An anachronism right at the beginning: Surf City was founded in a video library, in this dying out relict of an analogue age. When Davin Stoddard and Josh Kennedy ran into each other one evening in their small town in New Zealand Josh had just bought a sound card and Davin a four-track Davin bought it from a study grant that was meant to be invested in books. Presumably, the money was spent better this way. An investment into the future that goes over into the past as well: It is also a homage to the promise of pop music. And this debut EP has become nothing less. It is storming and strolling, light-footed, laconic, produced just like that, lo-fi and excessive.
Surf City tells about the simplicity of sound. About pop music's essence, that bands like Pavement, The Zombies or The Jesus and Mary Jane share as a smallest common denominator. Everyone who has ever heard the breakers against New Zealand's coast suspects that Brian Wilson has a beach house in Surf City as well. However, New Zealand's legendary era of rock music the label Flying Nun and bands like The Clean or Tall Dwarfs stand for, had to be mastered retrospectively by the four artists of Surf City. "Flying Nun is a household name for people that listen to music, but for those outside of that it's virtually unheard of. We didn't start listening to it till our late teens, it's still one of those things you have to discover."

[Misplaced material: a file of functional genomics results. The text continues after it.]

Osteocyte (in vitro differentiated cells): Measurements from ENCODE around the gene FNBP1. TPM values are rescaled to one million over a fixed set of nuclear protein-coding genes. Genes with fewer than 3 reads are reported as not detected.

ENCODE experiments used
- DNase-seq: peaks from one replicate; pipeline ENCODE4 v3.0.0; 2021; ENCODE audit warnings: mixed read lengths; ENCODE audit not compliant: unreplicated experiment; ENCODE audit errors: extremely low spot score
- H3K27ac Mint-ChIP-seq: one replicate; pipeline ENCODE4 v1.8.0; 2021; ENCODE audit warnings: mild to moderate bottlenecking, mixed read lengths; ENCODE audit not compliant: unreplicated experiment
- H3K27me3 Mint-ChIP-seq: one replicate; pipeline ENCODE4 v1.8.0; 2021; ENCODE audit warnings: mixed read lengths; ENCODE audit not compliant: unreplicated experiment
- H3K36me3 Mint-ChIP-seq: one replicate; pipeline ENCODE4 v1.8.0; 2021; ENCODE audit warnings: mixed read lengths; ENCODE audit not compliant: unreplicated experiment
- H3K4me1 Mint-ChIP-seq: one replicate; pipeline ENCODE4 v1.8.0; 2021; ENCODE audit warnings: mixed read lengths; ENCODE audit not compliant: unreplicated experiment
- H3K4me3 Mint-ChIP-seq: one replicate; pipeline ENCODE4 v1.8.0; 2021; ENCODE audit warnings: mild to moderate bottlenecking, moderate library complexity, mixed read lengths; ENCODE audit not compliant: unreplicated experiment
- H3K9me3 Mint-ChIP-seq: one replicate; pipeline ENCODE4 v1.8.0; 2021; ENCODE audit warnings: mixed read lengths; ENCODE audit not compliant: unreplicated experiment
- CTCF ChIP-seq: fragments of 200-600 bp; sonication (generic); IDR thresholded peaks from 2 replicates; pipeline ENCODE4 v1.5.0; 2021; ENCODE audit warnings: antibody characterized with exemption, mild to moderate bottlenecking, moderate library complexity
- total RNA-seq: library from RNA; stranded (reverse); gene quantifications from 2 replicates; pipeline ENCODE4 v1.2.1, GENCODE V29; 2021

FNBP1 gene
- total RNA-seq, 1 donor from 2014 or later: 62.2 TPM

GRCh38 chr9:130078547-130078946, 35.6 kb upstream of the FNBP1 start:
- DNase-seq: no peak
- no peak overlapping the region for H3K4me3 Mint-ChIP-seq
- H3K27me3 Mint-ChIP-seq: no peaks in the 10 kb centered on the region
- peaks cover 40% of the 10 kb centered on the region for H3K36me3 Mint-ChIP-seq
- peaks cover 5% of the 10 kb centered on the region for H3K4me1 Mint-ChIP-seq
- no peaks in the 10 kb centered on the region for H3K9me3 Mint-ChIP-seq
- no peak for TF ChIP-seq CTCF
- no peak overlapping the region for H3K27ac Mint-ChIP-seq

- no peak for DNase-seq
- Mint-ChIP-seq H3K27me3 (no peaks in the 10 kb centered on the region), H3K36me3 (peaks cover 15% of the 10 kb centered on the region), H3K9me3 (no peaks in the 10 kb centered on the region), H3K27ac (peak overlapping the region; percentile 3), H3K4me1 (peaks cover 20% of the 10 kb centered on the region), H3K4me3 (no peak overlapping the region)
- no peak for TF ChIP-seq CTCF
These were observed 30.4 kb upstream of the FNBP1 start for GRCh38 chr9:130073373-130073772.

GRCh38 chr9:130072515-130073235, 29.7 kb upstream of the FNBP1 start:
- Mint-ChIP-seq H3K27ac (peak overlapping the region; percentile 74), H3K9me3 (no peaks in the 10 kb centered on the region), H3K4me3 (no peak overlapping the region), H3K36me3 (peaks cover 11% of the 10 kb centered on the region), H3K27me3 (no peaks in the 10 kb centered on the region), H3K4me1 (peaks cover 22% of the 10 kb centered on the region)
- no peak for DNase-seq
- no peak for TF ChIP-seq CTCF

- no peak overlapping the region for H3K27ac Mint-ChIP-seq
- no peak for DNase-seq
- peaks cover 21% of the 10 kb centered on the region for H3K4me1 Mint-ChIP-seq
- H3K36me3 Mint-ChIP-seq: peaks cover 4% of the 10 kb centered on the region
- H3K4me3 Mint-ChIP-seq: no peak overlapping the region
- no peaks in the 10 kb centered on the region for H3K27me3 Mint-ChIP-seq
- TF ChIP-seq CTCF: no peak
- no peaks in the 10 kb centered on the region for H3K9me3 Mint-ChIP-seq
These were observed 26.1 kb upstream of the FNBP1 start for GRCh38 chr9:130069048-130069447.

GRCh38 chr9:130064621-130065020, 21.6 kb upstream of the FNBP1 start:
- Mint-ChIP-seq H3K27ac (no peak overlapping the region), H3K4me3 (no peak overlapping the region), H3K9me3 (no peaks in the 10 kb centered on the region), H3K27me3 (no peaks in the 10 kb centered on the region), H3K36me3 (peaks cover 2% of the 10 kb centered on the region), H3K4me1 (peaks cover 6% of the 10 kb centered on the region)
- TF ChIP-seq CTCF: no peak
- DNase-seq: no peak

But during Davin Stoddard is saying that his songs belie his words. This rumbling atmosphere of breaking up of "Headin' Inside" could have been released by Flying Nun Records as well - but not as a nostalgic revival of good old times but rather as a self-confident continuation of a legendary sound. With Morr Music Surf City has found a congenial home. Not only because Flying Nun, its artists and bands, as well as their air of DIY tell about that social cultural climate in which Thomas Morr founded his label ten years ago, too. Actually, it seems inevitable that Morr Music releases a debut of a band from New Zealand now.